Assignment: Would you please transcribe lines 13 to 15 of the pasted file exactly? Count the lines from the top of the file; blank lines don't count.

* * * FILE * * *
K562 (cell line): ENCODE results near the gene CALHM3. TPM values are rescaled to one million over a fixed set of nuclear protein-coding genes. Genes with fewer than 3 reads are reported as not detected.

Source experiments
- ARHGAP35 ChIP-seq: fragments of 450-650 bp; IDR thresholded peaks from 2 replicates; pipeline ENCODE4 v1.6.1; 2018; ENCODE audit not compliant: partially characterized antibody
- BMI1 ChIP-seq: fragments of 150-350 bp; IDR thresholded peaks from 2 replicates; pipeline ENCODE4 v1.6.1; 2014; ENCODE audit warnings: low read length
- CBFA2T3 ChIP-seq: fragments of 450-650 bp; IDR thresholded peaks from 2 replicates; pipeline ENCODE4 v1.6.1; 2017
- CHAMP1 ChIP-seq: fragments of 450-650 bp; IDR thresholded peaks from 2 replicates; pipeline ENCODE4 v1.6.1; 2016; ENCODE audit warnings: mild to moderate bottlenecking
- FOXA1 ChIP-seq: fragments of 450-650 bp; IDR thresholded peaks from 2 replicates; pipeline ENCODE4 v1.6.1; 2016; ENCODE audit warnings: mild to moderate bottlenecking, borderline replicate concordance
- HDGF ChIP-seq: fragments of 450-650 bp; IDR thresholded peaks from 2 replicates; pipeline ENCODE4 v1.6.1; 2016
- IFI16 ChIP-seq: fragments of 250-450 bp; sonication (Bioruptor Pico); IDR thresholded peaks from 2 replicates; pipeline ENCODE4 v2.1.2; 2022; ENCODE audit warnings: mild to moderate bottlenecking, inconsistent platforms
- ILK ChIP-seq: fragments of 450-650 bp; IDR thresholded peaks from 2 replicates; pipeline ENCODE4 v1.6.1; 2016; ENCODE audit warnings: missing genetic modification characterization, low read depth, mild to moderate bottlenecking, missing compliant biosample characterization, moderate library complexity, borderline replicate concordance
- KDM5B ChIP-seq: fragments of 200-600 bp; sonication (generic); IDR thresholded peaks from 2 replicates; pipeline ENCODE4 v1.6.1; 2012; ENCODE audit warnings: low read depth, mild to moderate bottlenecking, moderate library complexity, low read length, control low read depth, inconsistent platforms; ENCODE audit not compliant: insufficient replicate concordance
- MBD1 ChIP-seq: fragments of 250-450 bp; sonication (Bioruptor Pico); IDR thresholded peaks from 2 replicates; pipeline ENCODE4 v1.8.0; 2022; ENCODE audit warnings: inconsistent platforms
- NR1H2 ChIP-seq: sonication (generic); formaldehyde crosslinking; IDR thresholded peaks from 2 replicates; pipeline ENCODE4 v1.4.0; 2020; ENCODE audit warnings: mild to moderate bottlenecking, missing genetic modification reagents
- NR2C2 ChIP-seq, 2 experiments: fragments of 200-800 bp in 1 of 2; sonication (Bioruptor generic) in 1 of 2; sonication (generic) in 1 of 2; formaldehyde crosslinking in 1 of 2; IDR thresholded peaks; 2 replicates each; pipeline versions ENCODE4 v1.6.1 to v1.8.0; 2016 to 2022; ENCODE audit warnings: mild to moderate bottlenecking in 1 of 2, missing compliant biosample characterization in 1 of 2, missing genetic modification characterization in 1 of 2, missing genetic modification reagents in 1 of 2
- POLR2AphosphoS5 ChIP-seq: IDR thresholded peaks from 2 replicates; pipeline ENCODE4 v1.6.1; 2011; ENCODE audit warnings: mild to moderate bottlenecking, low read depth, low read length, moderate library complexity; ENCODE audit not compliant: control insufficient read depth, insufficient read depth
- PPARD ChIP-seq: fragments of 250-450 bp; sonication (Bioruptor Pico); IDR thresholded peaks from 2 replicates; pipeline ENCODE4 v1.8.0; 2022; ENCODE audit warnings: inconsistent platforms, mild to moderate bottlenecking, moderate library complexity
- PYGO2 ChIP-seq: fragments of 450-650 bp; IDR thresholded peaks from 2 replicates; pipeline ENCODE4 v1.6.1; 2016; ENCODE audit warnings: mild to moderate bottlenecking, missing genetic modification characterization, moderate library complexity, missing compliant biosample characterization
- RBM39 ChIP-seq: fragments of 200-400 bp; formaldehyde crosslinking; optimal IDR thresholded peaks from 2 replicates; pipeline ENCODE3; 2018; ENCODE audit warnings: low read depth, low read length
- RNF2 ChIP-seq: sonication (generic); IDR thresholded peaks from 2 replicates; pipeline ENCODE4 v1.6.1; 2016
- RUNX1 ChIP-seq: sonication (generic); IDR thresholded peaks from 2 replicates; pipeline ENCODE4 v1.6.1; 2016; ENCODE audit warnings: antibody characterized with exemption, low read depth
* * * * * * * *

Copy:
- NR1H2 ChIP-seq: sonication (generic); formaldehyde crosslinking; IDR thresholded peaks from 2 replicates; pipeline ENCODE4 v1.4.0; 2020; ENCODE audit warnings: mild to moderate bottlenecking, missing genetic modification reagents
- NR2C2 ChIP-seq, 2 experiments: fragments of 200-800 bp in 1 of 2; sonication (Bioruptor generic) in 1 of 2; sonication (generic) in 1 of 2; formaldehyde crosslinking in 1 of 2; IDR thresholded peaks; 2 replicates each; pipeline versions ENCODE4 v1.6.1 to v1.8.0; 2016 to 2022; ENCODE audit warnings: mild to moderate bottlenecking in 1 of 2, missing compliant biosample characterization in 1 of 2, missing genetic modification characterization in 1 of 2, missing genetic modification reagents in 1 of 2
- POLR2AphosphoS5 ChIP-seq: IDR thresholded peaks from 2 replicates; pipeline ENCODE4 v1.6.1; 2011; ENCODE audit warnings: mild to moderate bottlenecking, low read depth, low read length, moderate library complexity; ENCODE audit not compliant: control insufficient read depth, insufficient read depth